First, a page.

Every time I’ve sat down with the intention of writing a piece about my Kona Ironman race experience, I’ve been put off by having to re-live the experience! This time however, I’ve finally pushed beyond just writing the title. It’s not that the race was a ridiculously traumatic experience and I’m wishing to suppress it (well, actually, elements of the swim certainly were), it’s just that it was a particularly brutal day of punishment that’s left me with an overwhelming feeling of frustration.
Of cause I was exceptionally happy at having actually crossed the finish line of my second Ironman in the space of three months. However, I was not particularly happy with the process it took to get there! After the UK Ironman I was ecstatic to have crossed the line, in what was a great time for me personally, and executed all three disciplines as well as I could have hoped. If I’d have left it there I would have finished happy to round off my career on what I felt was a high. I hadn’t thought it possible that I’d ever be able to string the three Ironman disciplines together; but I did. I had a great swim, made no mistakes and even enjoyed it a little bit! I had a good bike, sensibly reigning in the tempo and exertion to ensure a well-paced race. I even had a great run, just going under four hours in an Ironman marathon and doing so at an even pace without stopping the whole way. That to me was perfection – as much as I could have hoped it to be! Yet I now report that Kona was not the same and I’ve since been left with the frustration of not having executed my personal perfection – just the feeling that I hate to have! In Kona it was the complete reverse. I didn’t handle the swim well and I finished off a pathetic wreck, whimpering, walking and stopping throughout the run – not how I wanted to do things!
The day before the race and the morning itself I felt really good. It was a nice feeling to finally feel like a more established triathlete who knew what they were doing. I’m now used to the procedures leading up to and during the race itself, so I didn’t have any of the panic of not knowing what I was supposed to be doing or where I was supposed to be going. More importantly, it felt so great to be there on the Big Island of Hawaii, in Kona itself, amongst the greatest Ironman athletes in the world.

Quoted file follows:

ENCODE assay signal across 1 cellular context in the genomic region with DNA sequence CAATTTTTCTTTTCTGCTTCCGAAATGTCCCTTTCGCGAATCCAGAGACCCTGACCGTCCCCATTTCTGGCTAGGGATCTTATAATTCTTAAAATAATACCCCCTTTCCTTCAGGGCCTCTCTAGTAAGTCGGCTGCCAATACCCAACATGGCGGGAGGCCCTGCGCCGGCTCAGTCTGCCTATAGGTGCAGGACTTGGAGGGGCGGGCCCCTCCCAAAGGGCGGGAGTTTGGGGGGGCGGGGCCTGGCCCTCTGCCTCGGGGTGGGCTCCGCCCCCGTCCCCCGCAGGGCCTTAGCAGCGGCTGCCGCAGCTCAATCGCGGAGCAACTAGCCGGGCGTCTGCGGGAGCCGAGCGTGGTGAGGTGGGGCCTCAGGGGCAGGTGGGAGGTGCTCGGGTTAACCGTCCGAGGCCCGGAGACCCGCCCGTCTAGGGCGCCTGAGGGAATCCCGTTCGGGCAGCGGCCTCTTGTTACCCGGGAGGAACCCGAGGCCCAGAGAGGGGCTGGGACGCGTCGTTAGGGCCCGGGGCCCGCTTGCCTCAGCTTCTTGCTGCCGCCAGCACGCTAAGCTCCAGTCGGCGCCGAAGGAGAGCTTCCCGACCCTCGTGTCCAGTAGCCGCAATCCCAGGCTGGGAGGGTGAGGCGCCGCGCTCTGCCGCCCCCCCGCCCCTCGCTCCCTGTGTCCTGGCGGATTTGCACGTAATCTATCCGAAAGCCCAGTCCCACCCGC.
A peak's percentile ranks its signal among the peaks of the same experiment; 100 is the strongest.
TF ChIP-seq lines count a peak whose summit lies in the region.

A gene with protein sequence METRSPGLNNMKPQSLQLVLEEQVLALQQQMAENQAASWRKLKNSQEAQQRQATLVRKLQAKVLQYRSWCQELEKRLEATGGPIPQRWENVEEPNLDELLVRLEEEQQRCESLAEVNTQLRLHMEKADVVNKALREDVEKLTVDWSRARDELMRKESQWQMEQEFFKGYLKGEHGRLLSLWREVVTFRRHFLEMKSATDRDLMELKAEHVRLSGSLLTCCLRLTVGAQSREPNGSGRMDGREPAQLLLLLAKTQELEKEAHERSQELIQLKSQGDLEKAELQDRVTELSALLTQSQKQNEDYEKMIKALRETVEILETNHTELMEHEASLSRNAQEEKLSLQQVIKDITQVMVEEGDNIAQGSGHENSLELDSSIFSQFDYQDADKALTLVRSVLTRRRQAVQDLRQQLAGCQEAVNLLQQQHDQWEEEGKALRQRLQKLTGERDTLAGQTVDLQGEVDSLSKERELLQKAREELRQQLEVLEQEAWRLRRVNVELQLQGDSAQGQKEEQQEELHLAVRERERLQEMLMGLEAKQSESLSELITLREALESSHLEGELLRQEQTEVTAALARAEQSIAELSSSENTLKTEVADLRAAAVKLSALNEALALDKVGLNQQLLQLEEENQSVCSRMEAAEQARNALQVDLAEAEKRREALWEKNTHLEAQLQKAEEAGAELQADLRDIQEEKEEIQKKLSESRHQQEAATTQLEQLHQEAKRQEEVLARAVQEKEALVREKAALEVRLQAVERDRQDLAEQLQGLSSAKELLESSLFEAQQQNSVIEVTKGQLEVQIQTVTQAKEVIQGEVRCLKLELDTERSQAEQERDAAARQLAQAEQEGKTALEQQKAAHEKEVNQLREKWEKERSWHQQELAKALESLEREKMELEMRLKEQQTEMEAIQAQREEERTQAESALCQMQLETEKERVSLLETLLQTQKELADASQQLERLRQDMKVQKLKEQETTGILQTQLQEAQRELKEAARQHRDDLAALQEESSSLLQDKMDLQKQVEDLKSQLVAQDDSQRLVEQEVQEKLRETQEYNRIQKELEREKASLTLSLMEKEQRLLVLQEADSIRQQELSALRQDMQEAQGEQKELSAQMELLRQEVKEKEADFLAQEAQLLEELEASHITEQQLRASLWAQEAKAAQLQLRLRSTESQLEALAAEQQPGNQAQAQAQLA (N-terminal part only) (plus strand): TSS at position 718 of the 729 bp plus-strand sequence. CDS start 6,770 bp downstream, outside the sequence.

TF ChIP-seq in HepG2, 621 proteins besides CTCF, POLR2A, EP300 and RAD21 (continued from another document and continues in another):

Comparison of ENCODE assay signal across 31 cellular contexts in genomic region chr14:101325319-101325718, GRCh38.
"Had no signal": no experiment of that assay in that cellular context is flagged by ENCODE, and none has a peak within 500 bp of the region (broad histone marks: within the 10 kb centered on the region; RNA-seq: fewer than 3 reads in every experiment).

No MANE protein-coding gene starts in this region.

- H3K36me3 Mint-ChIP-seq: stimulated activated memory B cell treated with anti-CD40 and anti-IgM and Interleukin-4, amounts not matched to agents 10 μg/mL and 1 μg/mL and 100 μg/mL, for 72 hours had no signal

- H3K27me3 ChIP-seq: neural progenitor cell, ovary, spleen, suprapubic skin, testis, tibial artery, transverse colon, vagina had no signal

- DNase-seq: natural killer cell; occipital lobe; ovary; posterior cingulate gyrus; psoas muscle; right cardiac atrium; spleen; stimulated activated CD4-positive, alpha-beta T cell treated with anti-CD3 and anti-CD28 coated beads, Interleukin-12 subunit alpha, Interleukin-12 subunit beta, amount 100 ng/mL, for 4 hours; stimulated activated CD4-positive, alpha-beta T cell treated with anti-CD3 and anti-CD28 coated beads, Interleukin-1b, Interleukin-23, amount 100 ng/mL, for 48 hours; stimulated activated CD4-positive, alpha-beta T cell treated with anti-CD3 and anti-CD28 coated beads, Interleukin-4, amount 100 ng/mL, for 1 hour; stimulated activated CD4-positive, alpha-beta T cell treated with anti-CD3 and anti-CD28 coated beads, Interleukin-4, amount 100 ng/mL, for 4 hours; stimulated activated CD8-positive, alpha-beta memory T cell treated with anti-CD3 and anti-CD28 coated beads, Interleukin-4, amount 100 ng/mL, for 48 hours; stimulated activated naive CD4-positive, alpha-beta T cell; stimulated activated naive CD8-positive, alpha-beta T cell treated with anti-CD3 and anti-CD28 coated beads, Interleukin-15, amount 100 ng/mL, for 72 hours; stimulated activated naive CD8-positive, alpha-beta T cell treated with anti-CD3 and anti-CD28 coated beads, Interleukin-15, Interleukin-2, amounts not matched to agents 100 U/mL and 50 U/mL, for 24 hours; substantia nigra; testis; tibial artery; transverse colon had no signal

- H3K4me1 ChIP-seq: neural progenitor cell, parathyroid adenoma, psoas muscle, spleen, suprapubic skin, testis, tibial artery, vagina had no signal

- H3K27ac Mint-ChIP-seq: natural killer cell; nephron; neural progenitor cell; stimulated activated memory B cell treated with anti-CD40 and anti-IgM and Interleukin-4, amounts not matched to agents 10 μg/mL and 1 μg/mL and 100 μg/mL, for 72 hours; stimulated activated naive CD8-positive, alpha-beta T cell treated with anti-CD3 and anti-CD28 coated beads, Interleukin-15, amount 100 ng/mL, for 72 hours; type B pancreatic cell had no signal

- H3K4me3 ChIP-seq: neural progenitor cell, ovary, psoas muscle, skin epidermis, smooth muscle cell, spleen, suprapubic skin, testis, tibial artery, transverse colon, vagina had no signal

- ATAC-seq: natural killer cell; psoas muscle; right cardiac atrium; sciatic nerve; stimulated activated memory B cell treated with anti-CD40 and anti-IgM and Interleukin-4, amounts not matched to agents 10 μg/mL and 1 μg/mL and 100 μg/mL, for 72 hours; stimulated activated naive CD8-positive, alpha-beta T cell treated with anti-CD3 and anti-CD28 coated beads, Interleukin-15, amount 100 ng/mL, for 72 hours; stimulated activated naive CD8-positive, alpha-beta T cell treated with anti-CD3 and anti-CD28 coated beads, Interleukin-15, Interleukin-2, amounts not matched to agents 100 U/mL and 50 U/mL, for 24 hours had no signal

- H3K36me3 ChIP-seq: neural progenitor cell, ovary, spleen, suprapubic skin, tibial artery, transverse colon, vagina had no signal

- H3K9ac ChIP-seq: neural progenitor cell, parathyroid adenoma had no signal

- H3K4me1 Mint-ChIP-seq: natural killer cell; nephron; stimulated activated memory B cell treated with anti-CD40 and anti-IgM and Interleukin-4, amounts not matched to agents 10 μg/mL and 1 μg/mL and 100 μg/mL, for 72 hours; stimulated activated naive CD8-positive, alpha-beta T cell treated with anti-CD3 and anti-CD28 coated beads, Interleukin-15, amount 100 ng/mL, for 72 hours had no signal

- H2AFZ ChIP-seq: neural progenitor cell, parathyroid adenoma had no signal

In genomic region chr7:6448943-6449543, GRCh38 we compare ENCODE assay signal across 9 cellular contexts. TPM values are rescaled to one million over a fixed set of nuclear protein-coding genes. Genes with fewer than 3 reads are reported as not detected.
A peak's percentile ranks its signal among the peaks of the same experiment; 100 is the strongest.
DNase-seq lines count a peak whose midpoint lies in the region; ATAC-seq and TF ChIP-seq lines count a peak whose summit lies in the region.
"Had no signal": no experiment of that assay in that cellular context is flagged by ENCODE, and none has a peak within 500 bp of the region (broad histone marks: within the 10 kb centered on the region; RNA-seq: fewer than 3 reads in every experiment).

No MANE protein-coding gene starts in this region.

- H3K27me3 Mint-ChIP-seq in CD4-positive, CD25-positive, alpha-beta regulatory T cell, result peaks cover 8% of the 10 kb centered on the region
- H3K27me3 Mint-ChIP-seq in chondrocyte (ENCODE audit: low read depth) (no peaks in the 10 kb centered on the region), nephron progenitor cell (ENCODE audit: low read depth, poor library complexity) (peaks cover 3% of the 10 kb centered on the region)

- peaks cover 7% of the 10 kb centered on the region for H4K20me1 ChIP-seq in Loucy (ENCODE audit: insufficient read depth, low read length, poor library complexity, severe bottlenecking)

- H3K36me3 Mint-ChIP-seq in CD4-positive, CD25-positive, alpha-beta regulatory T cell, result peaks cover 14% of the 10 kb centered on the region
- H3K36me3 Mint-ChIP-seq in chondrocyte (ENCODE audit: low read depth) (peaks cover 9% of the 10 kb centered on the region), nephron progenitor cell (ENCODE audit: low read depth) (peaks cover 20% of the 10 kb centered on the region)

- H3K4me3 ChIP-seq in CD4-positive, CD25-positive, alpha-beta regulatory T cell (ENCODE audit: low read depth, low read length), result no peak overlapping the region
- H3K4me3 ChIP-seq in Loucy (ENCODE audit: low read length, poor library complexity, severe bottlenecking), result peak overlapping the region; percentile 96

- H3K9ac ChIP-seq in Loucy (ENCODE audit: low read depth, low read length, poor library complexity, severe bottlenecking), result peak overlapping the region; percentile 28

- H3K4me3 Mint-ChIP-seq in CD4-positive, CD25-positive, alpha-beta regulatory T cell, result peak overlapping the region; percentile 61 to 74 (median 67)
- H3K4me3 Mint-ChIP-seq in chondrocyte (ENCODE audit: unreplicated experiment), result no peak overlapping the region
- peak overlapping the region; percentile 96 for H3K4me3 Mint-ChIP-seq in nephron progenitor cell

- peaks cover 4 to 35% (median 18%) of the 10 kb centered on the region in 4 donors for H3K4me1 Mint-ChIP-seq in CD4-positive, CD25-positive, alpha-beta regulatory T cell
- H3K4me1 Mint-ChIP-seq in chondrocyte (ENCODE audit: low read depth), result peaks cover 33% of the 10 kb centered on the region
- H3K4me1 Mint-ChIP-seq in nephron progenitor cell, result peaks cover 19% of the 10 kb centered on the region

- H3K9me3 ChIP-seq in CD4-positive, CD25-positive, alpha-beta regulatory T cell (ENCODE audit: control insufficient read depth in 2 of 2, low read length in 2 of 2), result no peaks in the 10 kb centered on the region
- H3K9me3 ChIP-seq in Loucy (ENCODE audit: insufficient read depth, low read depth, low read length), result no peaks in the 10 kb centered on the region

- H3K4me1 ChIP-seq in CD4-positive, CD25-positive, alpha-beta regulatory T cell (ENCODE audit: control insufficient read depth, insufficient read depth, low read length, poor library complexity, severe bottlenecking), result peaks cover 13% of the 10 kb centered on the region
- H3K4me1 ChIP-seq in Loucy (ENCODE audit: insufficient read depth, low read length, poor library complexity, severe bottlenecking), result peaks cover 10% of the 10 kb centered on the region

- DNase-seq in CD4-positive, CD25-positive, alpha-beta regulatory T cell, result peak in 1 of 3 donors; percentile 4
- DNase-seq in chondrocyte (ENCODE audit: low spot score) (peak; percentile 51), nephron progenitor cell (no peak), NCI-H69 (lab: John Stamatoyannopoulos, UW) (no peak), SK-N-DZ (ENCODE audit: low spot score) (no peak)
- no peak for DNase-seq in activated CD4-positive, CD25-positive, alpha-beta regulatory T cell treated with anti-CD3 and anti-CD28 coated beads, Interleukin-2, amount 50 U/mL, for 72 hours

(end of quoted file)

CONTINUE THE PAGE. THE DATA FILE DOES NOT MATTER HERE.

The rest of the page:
During the week preceding the race the small town of Kona had transferred into this athletic hub sporting excellence. Beautifully tanned, super skinny people sped about in every direction, their bodies sculpted to perfection, embodying the complete, ultimate, long distance multi sport machine. I watched in awe as these people slipped through the ocean waves, powered their bicycles across the land with ease and skimmed effortlessly along the road whilst running. They exemplified gladiatorial proportions of combined power, endurance, speed, skill, technique and psychological strength. I knew they would eat up an Ironman event in a day’s training if they wanted. On race day what we would be seeing from them was a demonstration of their superhuman ability to execute three disciplines one after each other, with each discipline in isolation being at close to top elite level – just awesome.
The Pro’s were indeed incredible and I was in awe. But my concern came from knowing that most of the other age group competitors were not far behind that standard. This was the World Championships after all! I was facing a gulf in finishing time between myself and most others in the majority of age groups which could amount to several hours. Now that was a daunting feeling. I certainly felt intimidated and more than aware that I was well out of my depth at this event! However, I reminded myself that I had actually achieved something good having reached a standard to be here in the first place. I also reminded myself that despite being one of the stragglers in this race, there was nobody else there who had an Olympic Gold and Silver medal! Now I don’t regularly puff my feathers up with confidence fuelled by that kind of pompous, self-importance, but there are times when you have to draw upon whatever you can to fight the fear! It was a thought that helped me wipe away the insecurities and think actually, just how unbelievably exciting it was to be there and how privileged I was to be partaking in the thick of it.